15 May, 2020:
A Masterton motor vehicle dealership is joining a growing number of local businesses determined to see the Wakamoekau Community Water Storage Scheme in the hills above Masterton go ahead.
Eastwood Motor Group is literally driving home its support with sponsorship of a brand new Suzuki Vitara for the Wairarapa Water Limited-led project.
The motor vehicle dealership’s help comes on top of financial backing from almost 20 other Wairarapa businesses, all acutely aware of the importance of water security to ensure their businesses can continue operating and keep their employees on. The support is across industry including manufacturing, food processing, forestry and wood processing, motoring and rural supply industries.
Eastwood Motor Group dealer-principal, Gary Allan, says supporting the Wakamoekau Community Water Storage Scheme is a “no brainer”.
“Water security is one of the biggest issues facing the Wairarapa, and as a local business, that employs 30 staff, we want to do our bit to ensure the region has a good future,” Mr Allan says.
JNL Masterton and Higgins Wairarapa who combined employ over 450 staff, have also provided financial support to the project.
Wairarapa comes out at the extreme end of climate change predictions, according to NIWA (Water and Atmospheric Research), with more hotter temperatures and increase in drought which would have significant ramifications for primary industries and flow on effects for water supply.
Industry and the community is becoming increasingly concerned about water reliability in the future. New water allocation limits that will come into effect within a few years will impose severe restrictions when rivers are in low flows during the summer months.
“Some people seem to forget that farmers are not the only ones that need water; industry depends on it too, and so do towns” Mr Allan says.
“Big businesses, like JNL for example, employ over 300 people, and without water the mill can’t operate,” he says.
JNL’s Masterton mill general manager Karl Burling says, uncertainty around security of water supply could impact on future investment opportunities and expansion of the mill.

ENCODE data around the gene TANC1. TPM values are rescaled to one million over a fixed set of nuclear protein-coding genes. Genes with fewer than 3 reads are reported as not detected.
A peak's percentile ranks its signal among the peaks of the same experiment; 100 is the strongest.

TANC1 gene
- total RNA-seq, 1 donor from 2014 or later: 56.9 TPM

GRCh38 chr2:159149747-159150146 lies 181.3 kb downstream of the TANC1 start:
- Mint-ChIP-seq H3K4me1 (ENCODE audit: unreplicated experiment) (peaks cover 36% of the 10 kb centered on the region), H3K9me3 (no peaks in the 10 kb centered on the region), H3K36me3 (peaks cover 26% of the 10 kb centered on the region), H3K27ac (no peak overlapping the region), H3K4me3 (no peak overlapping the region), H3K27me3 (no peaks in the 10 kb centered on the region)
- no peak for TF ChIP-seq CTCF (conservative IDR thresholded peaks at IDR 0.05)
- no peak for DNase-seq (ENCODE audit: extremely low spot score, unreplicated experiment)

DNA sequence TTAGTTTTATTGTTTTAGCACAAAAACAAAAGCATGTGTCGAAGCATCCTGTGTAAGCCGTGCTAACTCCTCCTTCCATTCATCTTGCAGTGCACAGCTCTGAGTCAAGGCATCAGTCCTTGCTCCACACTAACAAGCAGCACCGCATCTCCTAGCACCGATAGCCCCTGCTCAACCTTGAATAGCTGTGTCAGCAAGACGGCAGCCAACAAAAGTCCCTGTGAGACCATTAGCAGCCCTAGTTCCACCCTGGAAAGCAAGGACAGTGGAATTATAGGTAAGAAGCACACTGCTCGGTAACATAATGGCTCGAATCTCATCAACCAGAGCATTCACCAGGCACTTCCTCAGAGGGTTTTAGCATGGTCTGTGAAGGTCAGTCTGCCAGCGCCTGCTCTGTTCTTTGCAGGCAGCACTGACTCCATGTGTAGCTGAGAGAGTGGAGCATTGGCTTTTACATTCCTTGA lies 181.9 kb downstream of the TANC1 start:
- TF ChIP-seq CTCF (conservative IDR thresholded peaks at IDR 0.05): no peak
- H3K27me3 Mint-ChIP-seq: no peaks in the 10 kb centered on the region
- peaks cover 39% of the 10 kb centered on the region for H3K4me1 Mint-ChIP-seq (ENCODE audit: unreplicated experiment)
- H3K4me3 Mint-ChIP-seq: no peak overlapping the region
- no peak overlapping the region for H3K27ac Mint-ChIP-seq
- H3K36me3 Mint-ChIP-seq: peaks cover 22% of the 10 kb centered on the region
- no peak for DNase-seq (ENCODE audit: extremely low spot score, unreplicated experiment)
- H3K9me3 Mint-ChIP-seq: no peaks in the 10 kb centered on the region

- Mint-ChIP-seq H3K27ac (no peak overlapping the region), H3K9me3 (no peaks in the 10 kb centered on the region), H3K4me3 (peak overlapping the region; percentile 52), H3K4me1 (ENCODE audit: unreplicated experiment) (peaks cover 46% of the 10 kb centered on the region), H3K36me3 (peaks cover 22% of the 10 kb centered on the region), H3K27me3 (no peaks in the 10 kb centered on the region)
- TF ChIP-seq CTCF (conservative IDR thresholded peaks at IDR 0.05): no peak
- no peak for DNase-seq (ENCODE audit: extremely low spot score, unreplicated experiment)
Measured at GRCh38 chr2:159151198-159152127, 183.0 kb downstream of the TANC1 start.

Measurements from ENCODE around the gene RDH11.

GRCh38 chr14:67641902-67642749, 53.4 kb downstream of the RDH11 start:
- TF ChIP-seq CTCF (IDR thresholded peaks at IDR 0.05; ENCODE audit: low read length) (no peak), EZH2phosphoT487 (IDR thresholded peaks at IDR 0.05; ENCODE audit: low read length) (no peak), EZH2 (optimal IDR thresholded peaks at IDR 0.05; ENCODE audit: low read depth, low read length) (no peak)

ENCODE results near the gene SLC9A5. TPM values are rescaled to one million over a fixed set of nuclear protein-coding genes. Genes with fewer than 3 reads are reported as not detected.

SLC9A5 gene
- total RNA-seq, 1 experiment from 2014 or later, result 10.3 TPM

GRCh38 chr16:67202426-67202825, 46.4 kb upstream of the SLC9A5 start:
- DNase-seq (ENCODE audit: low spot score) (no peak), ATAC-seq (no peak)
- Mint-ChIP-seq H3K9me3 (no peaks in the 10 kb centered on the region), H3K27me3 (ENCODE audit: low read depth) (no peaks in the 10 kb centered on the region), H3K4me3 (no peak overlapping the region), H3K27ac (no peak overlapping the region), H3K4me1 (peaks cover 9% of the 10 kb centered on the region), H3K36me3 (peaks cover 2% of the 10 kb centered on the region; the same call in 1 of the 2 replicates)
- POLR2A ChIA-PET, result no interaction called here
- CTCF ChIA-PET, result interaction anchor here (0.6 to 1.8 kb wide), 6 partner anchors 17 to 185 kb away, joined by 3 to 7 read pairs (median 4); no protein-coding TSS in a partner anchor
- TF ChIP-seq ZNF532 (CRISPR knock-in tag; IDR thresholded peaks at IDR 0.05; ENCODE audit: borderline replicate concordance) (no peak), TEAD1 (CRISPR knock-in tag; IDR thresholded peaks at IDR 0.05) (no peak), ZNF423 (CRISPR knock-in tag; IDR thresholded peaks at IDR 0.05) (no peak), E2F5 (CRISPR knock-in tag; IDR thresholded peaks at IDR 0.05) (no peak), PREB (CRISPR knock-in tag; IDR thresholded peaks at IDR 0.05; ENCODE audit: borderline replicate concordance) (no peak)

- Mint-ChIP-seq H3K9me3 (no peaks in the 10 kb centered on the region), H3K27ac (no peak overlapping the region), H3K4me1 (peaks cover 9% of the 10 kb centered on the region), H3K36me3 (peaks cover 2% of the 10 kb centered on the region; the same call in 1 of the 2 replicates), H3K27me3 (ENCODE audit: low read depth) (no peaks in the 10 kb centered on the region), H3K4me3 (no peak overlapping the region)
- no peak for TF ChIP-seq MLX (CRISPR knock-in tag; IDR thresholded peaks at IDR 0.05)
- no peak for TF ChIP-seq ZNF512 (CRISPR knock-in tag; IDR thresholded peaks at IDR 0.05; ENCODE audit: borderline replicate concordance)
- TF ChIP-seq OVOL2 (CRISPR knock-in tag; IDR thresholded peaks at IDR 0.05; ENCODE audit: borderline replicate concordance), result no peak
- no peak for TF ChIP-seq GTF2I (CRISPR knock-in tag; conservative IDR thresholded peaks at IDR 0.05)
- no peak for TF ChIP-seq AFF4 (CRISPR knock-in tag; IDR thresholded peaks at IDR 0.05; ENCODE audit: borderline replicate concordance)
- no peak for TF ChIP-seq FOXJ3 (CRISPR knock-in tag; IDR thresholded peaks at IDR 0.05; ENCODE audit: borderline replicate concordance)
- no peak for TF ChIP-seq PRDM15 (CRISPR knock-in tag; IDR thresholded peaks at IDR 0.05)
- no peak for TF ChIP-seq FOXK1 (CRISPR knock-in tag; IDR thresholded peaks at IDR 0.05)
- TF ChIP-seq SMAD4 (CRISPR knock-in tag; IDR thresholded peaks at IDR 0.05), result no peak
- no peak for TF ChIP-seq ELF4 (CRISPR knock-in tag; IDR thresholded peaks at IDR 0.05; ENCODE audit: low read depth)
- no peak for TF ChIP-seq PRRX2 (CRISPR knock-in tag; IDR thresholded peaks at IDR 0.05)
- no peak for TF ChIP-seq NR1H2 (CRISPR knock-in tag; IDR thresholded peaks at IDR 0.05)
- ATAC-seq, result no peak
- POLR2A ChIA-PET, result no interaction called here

“The mill uses up to 300,000 litres of potable water per day and without it we can’t operate,” Mr Burling says.
Higgins Wairarapa area manager Mark Hall says, security of supply created by the community water storage project is crucial.
“We need the scheme to sustain our business. Without water it will kill the whole viability of our operation,” Mr Hall says.
Wakamoekau is a small-scale scheme consisting of a reservoir in the hills north-west of Masterton, with a holding capacity of up to 19 million cubic metres of water and supplying about 28 million cubic metres a year. The reservoir will harvest and store water when it is not required in winter to distribute it in the months when it is required.
The scheme has the potential to address environmental, town supply, industrial and food and fibre production security of water supply needs due to climate change pressures and rising environmental standards.
WWL chief executive, Robyn Wells, says to date almost 20 businesses have made a financial contribution, demonstrating the wide support for the scheme.
“The support is coming from across industry, including manufacturing, food processing, forestry and wood processing, motoring and rural supply industries,” Ms Wells says.
“We even received offers of financial contributions from businesses during the Covid-19 lockdown period which is a really strong indication of the level of industry support.”
Wakamoekau has government support, awarded $7m illion through the Provincial Growth Fund (PGF) in January to progress the work required to complete feasibility studies, lodge a resource consent application and prepare for construction.